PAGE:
Dr. Sands' article in Sports Performance & Tech features ProAnalyst software tracking the gymnast shown below. View Article
This video of a gymnast performing a tumbling routine highlights a situation that all too frequently results in injury to young athletes. Dr. Bill Sands of East Tennessee State University has been studying the problem of knee flexion and ankle dorsiflexion for many years in his work with elite gymnasts, including many Olympians and US champions.
Dr. Sands explains, "Gymnastics takeoffs are strange kinds of jumps involving rather minimal knee flexion and extreme ankle dorsiflexion. The extreme dorsiflexion ultimately, and too often, results in Achilles tendon ruptures." Dr. Sands believes that the problem is exacerbated by a second knee flexion occurring as a gymnast's heel contacts a spring floor that is "out of tune" with the jumping action.
As this gymnast performs a backflip, the two occurrences of knee flexion are shown in the video and the associated data graph. ProAnalyst was used to place a dynamic angle measurement on the knee, showing how the knee flexes when the toe and then the heel make contact with the spring floor apparatus. The ankle dorsiflexion is also apparent as the gymnast's feet contact the floor and press to take off again.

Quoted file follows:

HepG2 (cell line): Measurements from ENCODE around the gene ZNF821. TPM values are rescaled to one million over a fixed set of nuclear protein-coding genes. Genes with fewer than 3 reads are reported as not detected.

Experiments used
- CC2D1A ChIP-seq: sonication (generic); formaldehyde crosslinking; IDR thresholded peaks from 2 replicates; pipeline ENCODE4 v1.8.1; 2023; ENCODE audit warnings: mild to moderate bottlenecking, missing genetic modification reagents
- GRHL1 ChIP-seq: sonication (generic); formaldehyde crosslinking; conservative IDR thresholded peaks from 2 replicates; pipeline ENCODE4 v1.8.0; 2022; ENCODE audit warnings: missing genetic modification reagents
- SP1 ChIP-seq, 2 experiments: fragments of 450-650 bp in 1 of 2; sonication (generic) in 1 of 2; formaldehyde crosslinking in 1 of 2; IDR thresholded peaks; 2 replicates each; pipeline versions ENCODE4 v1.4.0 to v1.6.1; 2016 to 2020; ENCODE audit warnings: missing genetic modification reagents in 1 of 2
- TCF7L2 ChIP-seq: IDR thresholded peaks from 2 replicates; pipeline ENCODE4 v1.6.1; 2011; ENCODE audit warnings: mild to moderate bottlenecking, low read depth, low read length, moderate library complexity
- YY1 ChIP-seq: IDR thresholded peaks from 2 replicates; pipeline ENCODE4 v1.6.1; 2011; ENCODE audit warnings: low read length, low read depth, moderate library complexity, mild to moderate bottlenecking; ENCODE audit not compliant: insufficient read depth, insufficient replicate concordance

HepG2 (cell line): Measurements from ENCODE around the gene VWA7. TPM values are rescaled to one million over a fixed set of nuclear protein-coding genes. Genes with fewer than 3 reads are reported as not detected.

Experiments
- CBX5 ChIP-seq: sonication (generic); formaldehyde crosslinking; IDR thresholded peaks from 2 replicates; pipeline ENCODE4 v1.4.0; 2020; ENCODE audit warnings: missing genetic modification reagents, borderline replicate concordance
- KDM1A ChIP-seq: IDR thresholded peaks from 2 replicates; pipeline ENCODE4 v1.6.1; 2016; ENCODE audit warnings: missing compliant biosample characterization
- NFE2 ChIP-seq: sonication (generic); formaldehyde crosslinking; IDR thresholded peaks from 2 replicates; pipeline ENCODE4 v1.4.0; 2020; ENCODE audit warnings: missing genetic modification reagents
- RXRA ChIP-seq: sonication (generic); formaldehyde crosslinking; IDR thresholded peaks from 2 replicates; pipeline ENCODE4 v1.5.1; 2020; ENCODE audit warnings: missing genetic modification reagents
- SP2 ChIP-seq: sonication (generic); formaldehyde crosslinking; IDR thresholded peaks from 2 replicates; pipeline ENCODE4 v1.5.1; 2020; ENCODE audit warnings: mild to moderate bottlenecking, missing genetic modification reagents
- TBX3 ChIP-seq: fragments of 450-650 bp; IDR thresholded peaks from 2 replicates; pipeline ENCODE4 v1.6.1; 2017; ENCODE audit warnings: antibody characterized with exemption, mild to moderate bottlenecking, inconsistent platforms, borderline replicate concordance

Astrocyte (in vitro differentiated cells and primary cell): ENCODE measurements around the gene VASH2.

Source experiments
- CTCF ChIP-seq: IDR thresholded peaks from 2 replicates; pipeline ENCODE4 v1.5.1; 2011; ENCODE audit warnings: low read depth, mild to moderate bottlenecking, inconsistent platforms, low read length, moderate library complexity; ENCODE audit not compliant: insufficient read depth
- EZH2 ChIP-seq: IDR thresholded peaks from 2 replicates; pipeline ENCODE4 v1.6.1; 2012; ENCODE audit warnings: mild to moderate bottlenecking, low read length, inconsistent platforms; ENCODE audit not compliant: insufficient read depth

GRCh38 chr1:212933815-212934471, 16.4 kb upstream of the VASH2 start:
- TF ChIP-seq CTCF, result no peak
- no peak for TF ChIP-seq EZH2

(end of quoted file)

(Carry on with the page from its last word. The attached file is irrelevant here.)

Working in a field that almost never permits markers on athletes, controlled lighting situations, or giving directions to the athletes, Dr. Sands likes ProAnalyst for its automatic and manual tracking capability and its simple procedures for calculating displacement, velocity, and acceleration. Through his research, Dr. Sands hopes to recommend improvements in spring floor design and better techniques and injury prevention awareness for competitive gymnasts.
In this video of a runner, ProAnalyst stick figure overlays reduce complex athletic motion to simple visualizations. View real-time annotations of distance and angle; measure position and velocity as motion is automatically tracked.